INBOME comments

Neal H. Walfield neal at
Wed Dec 7 12:02:12 CET 2016

On Tue, 06 Dec 2016 16:58:46 +0100,
Daniel Kahn Gillmor wrote:
> On Tue 2016-12-06 08:54:10 -0500, Neal H. Walfield wrote:
> >  - Is there a reason to not build on the "The OpenPGP mail and news
> >    header field" specification and instead invent a new header [2]?
> >    (This specification doesn't support transferring the actual keys in
> >    the headers.  Instead, a key identifier is specified and a URI
> >    pointing to the key can be provided.)
> It's conceivable that INBOME could work with S/MIME & CMS as well as
> OpenPGP.  It's not clear that it must be OpenPGP-specific.
> >  - I'm not sure that transferring keys in mail headers is a great
> >    idea.  For instance, gpg's minimal version of my key is 4.8KB.
> >    This is the binary version, i.e., it hasn't been ASCII encoded.
> >
> >    $ gpg --export-options export-minimal --export 0xAACB3243630052D9 | wc -c
> >    4811
> >
> >    Do you not view this as a problem?
> that's not sufficiently minimal ;)  the minimal openpgp cert for a given
> e-mail address would be:
> A * primary key
> B   * user id
> C     * self-sig
> D   * encryption-capable subkey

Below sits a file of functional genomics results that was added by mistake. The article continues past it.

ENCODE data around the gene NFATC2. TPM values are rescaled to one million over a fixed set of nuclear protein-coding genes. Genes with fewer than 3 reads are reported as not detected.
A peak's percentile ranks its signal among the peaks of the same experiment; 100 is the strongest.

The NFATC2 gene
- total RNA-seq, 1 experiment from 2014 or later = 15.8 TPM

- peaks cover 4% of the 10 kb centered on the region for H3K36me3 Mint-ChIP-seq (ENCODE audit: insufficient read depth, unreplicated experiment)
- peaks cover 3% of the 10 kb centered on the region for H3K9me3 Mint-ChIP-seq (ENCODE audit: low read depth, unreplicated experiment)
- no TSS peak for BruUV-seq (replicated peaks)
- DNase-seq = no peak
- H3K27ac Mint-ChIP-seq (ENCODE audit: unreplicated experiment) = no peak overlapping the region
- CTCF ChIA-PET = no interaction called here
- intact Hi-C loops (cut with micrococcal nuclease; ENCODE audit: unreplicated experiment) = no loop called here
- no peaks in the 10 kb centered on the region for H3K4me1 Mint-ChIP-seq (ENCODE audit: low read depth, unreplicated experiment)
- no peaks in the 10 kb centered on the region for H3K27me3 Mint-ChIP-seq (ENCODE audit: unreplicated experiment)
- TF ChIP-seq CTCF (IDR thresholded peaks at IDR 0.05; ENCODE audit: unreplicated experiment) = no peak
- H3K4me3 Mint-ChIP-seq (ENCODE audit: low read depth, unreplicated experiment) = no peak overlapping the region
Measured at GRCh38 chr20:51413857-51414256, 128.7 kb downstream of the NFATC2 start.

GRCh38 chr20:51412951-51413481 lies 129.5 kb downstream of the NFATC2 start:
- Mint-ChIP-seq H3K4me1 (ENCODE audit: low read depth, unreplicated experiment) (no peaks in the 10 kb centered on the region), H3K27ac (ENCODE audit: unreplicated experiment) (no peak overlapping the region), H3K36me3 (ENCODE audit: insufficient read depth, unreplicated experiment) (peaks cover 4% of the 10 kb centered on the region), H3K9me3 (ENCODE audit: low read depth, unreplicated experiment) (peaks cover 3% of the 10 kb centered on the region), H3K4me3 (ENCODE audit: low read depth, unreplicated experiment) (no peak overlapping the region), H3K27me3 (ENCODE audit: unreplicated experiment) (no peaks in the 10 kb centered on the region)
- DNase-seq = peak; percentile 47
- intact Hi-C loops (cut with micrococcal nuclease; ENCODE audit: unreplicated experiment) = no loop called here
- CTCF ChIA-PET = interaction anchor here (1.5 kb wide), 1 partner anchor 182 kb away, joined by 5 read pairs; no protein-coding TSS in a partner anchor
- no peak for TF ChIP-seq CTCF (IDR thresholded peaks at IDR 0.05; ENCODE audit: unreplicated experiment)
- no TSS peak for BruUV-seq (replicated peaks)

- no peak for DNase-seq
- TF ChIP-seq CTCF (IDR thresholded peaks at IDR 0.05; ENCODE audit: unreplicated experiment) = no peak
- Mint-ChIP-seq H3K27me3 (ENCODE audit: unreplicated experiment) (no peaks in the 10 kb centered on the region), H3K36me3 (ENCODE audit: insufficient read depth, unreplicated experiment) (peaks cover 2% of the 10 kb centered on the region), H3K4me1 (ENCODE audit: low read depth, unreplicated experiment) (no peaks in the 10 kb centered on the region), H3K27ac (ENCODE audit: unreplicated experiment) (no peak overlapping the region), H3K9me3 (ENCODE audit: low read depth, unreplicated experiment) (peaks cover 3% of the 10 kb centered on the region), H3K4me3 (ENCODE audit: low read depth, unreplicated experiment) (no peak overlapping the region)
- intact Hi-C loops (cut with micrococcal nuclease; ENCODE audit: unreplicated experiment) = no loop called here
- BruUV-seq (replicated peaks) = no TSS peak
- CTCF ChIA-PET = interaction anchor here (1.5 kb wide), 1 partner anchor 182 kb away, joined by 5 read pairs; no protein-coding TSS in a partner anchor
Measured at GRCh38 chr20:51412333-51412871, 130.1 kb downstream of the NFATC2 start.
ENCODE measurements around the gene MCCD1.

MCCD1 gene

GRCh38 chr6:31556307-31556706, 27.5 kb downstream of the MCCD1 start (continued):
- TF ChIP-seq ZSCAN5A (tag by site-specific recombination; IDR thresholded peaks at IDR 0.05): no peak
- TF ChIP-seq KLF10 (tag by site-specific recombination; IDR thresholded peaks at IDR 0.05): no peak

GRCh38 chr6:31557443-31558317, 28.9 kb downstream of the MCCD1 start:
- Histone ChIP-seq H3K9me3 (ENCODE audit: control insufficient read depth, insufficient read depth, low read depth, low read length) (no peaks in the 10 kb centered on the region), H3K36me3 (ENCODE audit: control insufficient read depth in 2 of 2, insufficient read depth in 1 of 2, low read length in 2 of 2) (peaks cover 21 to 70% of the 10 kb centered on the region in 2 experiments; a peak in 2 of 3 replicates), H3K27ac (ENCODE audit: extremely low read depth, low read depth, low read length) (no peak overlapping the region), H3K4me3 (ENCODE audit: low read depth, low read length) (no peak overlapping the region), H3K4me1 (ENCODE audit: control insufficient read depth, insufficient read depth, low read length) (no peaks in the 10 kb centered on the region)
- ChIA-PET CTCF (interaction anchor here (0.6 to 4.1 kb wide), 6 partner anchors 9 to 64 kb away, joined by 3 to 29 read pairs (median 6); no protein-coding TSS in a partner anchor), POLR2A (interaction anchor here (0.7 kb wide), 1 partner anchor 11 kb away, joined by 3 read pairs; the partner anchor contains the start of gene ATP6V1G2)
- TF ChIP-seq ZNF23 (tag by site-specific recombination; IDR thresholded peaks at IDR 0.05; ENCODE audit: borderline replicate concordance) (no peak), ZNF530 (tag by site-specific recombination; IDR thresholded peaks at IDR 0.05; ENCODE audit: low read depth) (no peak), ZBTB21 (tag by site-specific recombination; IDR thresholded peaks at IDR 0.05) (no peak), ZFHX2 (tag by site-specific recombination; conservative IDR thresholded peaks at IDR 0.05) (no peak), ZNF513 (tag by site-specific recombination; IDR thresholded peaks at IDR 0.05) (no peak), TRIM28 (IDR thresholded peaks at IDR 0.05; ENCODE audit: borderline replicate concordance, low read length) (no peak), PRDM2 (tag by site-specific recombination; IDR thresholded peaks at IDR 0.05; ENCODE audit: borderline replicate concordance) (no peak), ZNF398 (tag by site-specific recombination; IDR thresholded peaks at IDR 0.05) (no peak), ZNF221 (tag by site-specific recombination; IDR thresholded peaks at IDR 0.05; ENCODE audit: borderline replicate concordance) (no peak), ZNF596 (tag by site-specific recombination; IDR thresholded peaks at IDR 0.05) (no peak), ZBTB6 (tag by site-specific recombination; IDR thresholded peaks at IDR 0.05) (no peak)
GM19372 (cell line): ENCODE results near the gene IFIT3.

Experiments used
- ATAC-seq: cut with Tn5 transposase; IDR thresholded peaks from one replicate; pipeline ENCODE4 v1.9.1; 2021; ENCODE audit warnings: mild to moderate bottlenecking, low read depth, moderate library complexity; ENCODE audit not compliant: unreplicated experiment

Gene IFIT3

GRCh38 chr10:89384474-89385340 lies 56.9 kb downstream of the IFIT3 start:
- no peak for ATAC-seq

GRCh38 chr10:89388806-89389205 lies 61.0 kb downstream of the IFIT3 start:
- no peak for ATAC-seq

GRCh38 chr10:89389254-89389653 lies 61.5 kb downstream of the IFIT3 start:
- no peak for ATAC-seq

> E     * self-sig (no cross-cert needed)
> so it should be about:
> 2*(sizeof key) + 2*(sizeof signature) + (sizeof uid).
> for 3072-bit RSA, i agree that's large, but it's not even 2KiB.
> for 25519 keys, that's less than 200B

For RSA keys, that's still a fair amount (i.e., too much, IMO).  For
ECC keys, it is reasonable.

> >  - In the group communication example, Alice sends a message to Bob
> >    and Carol at which point Bob and Carol learn about Alice's INBOME
> >    preferences.  Why doesn't Alice also include Bob and Carol's latest
> >    IMBOME header so that Bob and Carol can immediately learn about
> >    Carol and Bob's keys, respectively, without additional
> >    interactions?
> While i think something like that could be useful, we need to be
> extremely cautious about the consequences of allowing "drive-by" INBOME
> data.  The analogy in the DNS world is "cache poisoning".  If i can set,
> clear, or reset your INBOME data for someone else even if i don't have
> access to the communitions channel, what are the consequences for your
> future communications?

Well, this is opportunistic encryption so what are the consequences?
I think the worst case, is that Bob sends an encrypted message to
Carol using the wrong key.  In that case, Carol replies that she could
not decrypt the message at which point Bob has the right INBOME
information and can securely resend.

I think that this situation can also arise even without this type of
gossip: someone just needs to send a forged mail.

In practice, I would track the origin of the header and prefer the
header from the actual recipient.

:) Neal

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